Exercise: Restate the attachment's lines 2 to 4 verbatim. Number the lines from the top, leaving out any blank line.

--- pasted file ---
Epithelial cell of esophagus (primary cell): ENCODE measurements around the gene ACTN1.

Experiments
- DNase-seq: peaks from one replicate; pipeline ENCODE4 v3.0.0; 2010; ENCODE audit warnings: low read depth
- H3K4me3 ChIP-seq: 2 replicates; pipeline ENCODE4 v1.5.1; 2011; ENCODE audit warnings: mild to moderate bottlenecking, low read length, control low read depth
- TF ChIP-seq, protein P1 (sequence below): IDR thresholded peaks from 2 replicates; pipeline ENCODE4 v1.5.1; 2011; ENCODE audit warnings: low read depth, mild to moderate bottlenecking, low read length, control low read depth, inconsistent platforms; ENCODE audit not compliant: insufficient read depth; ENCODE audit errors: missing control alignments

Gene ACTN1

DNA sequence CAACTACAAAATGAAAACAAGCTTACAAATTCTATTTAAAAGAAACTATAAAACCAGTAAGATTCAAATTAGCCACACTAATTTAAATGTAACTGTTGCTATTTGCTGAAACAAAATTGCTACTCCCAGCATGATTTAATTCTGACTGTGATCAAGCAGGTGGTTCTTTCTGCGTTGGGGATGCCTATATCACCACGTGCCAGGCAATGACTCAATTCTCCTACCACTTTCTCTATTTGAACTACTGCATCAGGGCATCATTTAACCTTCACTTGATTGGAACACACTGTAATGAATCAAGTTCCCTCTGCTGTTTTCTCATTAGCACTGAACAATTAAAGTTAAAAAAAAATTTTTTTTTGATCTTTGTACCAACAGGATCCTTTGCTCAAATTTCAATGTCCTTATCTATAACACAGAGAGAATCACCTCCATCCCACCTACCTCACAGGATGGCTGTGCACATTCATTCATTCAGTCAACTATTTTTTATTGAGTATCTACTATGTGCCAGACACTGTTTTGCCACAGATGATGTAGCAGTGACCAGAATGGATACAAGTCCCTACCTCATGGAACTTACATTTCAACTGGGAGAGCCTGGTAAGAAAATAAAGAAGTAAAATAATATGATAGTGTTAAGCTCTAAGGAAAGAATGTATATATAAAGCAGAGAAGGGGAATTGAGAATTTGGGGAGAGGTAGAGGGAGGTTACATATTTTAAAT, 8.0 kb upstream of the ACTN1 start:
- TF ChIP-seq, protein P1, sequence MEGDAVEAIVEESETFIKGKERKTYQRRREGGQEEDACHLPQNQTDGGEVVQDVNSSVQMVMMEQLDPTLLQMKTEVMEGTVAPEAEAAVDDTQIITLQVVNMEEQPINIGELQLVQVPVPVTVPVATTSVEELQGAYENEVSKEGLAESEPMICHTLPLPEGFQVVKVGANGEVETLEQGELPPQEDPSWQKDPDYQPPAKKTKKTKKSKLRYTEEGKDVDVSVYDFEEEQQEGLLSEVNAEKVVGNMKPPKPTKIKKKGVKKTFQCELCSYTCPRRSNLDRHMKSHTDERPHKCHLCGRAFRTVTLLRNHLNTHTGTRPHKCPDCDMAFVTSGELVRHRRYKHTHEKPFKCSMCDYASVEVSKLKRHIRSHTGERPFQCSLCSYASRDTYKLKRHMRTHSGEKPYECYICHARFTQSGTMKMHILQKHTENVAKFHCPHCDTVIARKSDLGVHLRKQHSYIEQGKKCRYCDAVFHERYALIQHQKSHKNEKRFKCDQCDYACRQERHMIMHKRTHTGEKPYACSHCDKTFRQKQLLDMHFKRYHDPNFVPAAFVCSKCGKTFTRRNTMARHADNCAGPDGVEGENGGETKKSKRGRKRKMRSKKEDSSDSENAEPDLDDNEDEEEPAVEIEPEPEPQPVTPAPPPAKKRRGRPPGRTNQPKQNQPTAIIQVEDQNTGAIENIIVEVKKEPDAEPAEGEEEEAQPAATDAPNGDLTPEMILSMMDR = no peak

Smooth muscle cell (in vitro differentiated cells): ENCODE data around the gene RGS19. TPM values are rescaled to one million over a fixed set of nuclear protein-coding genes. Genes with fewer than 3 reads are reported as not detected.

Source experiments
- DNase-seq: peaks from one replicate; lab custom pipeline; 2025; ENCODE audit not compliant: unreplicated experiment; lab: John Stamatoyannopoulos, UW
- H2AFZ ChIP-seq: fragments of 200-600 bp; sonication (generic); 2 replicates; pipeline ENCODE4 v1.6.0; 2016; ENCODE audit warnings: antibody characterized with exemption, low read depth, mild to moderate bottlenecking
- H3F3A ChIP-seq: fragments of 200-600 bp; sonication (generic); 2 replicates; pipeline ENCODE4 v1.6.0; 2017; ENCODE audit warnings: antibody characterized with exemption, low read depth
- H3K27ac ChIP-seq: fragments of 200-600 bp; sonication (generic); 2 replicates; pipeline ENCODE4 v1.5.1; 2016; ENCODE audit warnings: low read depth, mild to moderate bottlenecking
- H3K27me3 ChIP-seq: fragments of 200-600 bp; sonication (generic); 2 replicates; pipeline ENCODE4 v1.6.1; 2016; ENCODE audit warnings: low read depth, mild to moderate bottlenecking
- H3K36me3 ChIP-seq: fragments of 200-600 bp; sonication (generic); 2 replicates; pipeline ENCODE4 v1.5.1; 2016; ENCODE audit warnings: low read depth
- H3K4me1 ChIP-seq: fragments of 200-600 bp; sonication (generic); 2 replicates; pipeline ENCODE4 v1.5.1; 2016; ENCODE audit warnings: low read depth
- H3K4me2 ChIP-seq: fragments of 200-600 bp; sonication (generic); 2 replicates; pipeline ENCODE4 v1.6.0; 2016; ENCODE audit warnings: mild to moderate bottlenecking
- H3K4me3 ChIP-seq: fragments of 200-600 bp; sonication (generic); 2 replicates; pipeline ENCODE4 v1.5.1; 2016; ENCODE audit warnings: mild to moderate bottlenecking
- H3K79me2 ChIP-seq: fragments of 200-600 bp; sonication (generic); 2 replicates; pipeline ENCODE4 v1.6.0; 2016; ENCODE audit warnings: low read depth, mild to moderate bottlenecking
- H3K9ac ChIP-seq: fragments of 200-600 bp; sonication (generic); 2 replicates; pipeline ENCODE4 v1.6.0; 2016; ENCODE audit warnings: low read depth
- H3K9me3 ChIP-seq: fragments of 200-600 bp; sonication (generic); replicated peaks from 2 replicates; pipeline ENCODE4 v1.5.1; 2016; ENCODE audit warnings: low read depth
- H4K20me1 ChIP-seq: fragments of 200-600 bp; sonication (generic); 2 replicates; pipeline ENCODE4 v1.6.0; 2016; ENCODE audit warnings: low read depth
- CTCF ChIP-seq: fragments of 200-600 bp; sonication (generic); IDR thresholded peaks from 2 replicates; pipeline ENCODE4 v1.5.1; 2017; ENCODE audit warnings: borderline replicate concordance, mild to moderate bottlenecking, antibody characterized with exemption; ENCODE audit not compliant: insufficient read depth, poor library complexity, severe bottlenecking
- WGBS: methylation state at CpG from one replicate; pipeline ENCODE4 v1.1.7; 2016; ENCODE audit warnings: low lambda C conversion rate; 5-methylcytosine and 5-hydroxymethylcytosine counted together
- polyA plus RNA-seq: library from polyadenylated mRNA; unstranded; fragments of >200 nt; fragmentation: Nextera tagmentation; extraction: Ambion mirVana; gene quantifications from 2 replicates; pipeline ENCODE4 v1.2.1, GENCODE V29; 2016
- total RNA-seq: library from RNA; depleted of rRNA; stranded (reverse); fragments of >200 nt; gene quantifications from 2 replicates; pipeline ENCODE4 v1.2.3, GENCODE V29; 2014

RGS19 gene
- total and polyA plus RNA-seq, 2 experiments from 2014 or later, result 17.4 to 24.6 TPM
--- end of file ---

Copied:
Experiments
- DNase-seq: peaks from one replicate; pipeline ENCODE4 v3.0.0; 2010; ENCODE audit warnings: low read depth
- H3K4me3 ChIP-seq: 2 replicates; pipeline ENCODE4 v1.5.1; 2011; ENCODE audit warnings: mild to moderate bottlenecking, low read length, control low read depth